Theory Vs Experience

“At the moment, a good deal of what passes as instruction in classical pedagogy is mere theory, not experience or common sense, and this is because there are relatively few veteran teachers have with big platforms in the classical Christian movement. Instead: consultants, administrators, college profs, and bloggers. Give me the ten biggest names in classical Christian education right now—how many of them are elementary teachers? How many are high school teachers? Obviously, the movement needs consultants, administrators, bloggers, and so forth, for all these people play significant, indispensable roles. Don’t get me wrong. My concern has more to do with who is teaching teachers how to teach. Do the people teaching teachers how to teach have much experience? Are they using that experience to tutor the inexperienced?

It wasn’t until my fifteenth year teaching that I realized Dorothy Sayers’s notion of a “pert stage” and a “poetic stage” simply did not correspond with what I saw in the classroom. She was on to something with the “poll-parrot stage,” but I think that stage goes all the way to age eighteen. Looking back, I had seen the pert stage and poetic stage were mere fantasy much earlier in my career, but it took me years to put two-and-two together because so much of how I understood the classroom was filtered through the claims or inexperienced theorists.”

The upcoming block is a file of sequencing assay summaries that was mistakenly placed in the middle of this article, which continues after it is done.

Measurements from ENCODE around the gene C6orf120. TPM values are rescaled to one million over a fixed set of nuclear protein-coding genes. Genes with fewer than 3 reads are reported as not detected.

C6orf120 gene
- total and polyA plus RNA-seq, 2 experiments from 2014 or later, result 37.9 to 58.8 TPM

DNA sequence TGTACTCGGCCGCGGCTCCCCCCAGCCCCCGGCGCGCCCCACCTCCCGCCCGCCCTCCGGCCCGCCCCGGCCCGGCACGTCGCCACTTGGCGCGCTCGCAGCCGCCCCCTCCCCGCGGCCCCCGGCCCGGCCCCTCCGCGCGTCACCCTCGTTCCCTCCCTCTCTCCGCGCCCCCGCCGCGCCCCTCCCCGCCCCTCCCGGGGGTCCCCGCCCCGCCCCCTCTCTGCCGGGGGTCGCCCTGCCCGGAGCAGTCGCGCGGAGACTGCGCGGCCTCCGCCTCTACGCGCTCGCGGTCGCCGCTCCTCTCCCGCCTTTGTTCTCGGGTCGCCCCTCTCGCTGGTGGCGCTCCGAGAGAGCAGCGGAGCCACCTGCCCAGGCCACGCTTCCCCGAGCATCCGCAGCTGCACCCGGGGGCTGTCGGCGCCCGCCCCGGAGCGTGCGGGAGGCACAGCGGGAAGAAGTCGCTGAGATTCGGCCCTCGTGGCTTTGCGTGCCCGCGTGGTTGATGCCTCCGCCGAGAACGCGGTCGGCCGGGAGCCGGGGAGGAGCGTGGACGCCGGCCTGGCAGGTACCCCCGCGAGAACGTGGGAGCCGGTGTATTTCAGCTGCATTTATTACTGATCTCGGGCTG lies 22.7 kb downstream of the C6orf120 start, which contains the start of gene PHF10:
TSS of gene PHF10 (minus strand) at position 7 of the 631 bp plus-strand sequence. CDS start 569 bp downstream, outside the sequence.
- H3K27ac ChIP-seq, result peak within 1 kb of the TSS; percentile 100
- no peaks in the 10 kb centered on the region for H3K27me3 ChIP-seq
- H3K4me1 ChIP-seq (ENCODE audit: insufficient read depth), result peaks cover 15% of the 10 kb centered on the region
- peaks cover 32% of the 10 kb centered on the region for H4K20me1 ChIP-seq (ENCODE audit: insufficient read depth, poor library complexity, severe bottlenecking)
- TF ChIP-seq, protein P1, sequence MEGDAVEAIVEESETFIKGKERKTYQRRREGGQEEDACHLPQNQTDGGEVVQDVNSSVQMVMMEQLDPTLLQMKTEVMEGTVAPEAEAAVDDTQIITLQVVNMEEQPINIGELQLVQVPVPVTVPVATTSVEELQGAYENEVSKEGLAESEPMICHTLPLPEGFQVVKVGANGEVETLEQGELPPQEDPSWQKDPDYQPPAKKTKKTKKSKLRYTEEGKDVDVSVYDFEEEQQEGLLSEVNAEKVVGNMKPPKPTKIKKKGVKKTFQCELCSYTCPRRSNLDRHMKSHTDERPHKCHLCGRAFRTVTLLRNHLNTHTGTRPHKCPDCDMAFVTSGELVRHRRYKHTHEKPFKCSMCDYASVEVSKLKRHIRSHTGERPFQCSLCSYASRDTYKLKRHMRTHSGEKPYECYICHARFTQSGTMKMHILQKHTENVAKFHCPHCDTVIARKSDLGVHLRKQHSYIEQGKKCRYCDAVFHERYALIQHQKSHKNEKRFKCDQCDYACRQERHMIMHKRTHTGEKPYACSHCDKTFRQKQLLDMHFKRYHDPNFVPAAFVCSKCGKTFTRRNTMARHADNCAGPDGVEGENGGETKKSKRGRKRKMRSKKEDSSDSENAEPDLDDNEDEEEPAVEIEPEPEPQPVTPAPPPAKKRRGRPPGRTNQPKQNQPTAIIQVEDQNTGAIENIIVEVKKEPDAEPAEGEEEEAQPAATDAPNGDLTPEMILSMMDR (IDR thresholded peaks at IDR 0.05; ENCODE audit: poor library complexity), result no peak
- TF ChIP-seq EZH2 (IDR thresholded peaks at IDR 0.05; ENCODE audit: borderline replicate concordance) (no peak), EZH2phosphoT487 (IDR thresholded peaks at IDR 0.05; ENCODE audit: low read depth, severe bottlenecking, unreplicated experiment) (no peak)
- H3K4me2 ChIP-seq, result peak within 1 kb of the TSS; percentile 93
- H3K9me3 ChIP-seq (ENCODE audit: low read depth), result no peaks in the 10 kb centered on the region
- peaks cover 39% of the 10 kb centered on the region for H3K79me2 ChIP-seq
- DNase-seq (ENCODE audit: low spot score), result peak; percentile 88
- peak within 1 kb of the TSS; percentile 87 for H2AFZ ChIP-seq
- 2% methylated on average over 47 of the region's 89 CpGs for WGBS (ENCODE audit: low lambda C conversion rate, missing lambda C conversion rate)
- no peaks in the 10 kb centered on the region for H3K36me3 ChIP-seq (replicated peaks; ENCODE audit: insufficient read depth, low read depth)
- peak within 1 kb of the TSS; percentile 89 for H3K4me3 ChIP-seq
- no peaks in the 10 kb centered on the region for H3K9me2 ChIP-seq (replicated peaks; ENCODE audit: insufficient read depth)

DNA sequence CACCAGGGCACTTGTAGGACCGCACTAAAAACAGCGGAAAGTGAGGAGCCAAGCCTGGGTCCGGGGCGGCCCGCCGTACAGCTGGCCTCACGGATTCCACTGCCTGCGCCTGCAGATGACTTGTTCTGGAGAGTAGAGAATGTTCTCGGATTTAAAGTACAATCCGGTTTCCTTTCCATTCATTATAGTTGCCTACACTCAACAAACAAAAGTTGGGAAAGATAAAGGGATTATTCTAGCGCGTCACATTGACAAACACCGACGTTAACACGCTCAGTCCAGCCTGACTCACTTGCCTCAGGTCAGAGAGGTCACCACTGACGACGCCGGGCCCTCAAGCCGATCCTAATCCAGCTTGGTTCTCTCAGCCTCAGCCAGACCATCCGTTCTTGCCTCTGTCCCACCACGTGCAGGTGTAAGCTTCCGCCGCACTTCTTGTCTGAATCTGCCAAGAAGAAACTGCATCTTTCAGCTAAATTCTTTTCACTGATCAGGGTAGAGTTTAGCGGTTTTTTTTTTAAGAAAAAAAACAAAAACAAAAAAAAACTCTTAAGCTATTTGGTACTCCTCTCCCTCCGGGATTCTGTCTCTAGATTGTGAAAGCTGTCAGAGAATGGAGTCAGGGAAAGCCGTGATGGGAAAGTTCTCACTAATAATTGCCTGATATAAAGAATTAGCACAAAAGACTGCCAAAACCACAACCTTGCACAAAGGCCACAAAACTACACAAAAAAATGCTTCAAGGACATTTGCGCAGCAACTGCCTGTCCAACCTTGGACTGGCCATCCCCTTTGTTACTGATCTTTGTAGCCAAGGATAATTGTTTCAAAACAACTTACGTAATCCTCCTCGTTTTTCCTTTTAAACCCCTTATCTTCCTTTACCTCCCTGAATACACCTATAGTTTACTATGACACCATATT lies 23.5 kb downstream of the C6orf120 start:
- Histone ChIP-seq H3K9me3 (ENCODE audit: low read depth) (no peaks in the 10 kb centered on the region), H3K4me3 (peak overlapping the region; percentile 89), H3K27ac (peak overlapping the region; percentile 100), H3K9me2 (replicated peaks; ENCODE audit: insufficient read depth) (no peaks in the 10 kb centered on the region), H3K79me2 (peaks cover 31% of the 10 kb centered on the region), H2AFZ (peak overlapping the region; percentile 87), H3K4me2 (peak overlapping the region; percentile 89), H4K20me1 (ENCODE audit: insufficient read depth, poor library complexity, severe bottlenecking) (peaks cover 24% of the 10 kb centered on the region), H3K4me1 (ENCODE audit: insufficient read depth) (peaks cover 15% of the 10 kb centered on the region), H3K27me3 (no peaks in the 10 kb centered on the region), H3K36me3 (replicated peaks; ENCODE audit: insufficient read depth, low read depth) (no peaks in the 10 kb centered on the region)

-from Put The Trivium On Ice And Cover The Basics First, my latest for CiRCE

Published by Joshua Gibbs

Sophist. De-activist. Hack. Avid indoorsman.

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